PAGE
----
Undergraduate Dissertation Prize

The 2024 GLTRG Undergraduate Dissertation Award offers a prize of £100  for the best dissertation in the fields of leisure, tourism, and sports geographies. Applicants enrolled at or being awarded a Bachelor’s’ Degree (BA, BSc or BEd) at a UK-based University are invited to submit their work for consideration.

The dissertation may be multidisciplinary and include other fields in the natural and social sciences, but needs to be informed through the geographical concepts of place and space. The dissertation will be assessed by members of the GLTRG Committee. The GLTRG Committee will select the best dissertation for the award and identify two Highly Commended dissertations, with the students receiving a certificate to reflect the achievement.

A per submission instructions please note that:

  • Departments can only support one student dissertation entry
  • Entries should be accompanied by a copy of the instructions given to students, a note of the dissertation credit rating and the mark awarded
  • The student shall provide the current University email address as well as a personal one to be notified of the results of the competition.

The deadline for submissions is Friday 19th July, 2024. Please submit the dissertation and the aforementioned information to the attention of Dr Anna de Jong (GLTRG Prizes and Award Co-Ordinator) at anna.dejong@glasgow.ac.uk.

The outcome of the evaluation will be communicated by the end of October 2024. The Awardee and the Commended students will be notified by email.

Postgraduate Dissertation Prize

The Geographies of Leisure and Tourism Research Group is offering a £100 prize for an outstanding Masters dissertation in leisure/tourism/sports geography, submitted as part of a MA or MSc degree.

The dissertation will be assessed by members of the GLTRG Committee. The GLTRG Committee will select the best dissertation for the award and identify two Highly Commended dissertations, with the students receiving a certificate to reflect the achievement.

Eligibility:

  • Postgraduate students at any institution across the world are eligible to submit but the dissertation should be written in (or translated professionally to) English.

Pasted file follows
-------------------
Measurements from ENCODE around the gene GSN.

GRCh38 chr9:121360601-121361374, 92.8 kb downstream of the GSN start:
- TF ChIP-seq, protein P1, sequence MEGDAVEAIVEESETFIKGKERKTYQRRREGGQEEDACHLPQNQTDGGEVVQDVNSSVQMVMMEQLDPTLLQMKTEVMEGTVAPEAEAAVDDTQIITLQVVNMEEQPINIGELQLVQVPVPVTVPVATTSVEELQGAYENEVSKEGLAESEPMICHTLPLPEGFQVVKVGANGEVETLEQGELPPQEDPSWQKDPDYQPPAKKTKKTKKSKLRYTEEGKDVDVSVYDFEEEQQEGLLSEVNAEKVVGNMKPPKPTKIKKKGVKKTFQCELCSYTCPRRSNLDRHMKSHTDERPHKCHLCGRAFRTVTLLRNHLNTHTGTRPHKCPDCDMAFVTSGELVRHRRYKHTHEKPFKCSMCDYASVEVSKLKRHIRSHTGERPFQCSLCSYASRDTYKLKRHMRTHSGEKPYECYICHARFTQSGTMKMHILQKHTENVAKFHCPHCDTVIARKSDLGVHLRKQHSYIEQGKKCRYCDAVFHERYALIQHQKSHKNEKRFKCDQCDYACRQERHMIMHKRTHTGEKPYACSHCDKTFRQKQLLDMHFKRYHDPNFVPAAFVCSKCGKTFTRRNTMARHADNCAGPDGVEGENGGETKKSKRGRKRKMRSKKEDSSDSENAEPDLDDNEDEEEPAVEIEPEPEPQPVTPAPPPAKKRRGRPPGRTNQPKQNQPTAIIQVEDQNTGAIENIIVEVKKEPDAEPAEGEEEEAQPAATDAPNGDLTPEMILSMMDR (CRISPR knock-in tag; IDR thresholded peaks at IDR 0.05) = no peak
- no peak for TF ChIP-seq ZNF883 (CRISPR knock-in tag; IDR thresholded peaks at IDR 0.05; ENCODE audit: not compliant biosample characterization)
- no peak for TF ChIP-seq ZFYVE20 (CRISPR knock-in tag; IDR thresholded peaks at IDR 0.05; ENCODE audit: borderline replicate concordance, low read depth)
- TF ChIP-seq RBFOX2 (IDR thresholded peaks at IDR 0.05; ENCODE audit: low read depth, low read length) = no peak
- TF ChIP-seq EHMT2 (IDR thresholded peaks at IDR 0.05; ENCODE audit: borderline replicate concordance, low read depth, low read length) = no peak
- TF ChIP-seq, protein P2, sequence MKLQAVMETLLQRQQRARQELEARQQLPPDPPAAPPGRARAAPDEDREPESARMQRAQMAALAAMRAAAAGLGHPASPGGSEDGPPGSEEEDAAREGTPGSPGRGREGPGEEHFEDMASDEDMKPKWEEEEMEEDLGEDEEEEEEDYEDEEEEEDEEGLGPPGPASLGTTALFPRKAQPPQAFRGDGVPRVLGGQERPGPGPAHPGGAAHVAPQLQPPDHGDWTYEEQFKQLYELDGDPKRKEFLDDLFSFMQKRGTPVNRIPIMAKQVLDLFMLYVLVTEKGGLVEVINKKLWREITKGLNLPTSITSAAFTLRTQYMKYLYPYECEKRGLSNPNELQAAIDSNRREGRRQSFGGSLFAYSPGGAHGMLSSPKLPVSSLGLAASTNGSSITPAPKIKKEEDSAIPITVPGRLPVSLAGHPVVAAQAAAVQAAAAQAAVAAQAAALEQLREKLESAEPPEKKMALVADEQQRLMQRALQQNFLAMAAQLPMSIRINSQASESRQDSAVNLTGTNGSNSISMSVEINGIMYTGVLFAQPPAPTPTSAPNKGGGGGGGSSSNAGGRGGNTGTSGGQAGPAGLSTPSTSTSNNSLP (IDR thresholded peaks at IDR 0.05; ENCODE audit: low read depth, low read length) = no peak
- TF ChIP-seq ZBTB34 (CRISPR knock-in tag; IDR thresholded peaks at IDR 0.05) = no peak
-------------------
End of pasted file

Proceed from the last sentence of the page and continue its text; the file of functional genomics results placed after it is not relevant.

• The dissertation needs to have already received a first class/distinction/outstanding classification.
  • The dissertation may be multidisciplinary and include other fields in the natural and social sciences but needs to be informed through the geographical concepts of place and space.
  • The prize is open to both current and former postgraduate students at Masters level. In order to be eligible for the prize, former postgraduate students must have submitted a Masters dissertation no earlier than 12 months before the prize deadline.

Submission process:

  • Submissions should be made by the student in pdf format with an appropriate research supervisor copied into the email.
  • Entries should be accompanied by a copy of the instructions given to the student, a note of the dissertation marking scheme and the mark awarded.
  • The student should provide the current University email address, as well as a personal, to ensure the student can be notified of the results of the competition.

For any further details or questions please contact Dr Anna de Jong using the details below.

Submissions to: Dr Anna de Jong (anna.dejong@glasgow.ac.uk)

Deadline: 1st February, 2025

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Postgraduate Dissertation Prize Winners

2024 Award Winner:

Our latest winner is Fransiska Wuri Nugrahani, for their thesis entitled:

”Analysing the natural seasonality pattern in Edinburgh and Kirkwall in Scotland, and Reykjavik in Iceland from 2012 to 2022 through the holiday climate index”

Fransiska submitted the dissertation as part of a MSc Sustainable Tourism and Global Challenges at University of Glasgow.

Responding to the news, Fransiska shared:

“First of all, I can’t express how much this means to me. This research journey has been a real rollercoaster of trying to make sense of how climate and tourism dance together in these incredible places. Whether it was digging into the nitty-gritty of the Holiday Climate Index (the basic data has been provided by Meteoblue) or soaking up the vibes during an expedition cruise with Adventure Canada, every step has been a bit of a wild ride.

I want to extend a heartfelt thanks to the GLTRG for this honor. And, of course, to everyone who’s been there for me – your support has meant the world. A special shoutout to Dr Lizanne Henderson, my amazing supervisor and the program director of Sustainable Tourism and Global Challenge at the University of Glasgow – your guidance has been like a lighthouse in the fog.

This award is not just about me; it’s a nod to the hours of puzzling over data, the stumbling blocks, and the lessons learned. I’m eager to keep contributing to this field that I love, and I’m genuinely touched to be part of a community that celebrates the messy and marvelous journey of research.”

2023 Award Winner:

Our 2023 PGT winner was Kivilcim Göksu Torak, for their thesis entitled:

“Istanbul’s lost leisure spaces as collective memory of superstructures: (re)learning from Mesires and Plajs to overcome the social polarization”

Kivilcim submitted the dissertation as part of a MA Architecture and Historic Urban Environments at University College London.

Responding to the news, Kivilcim shared: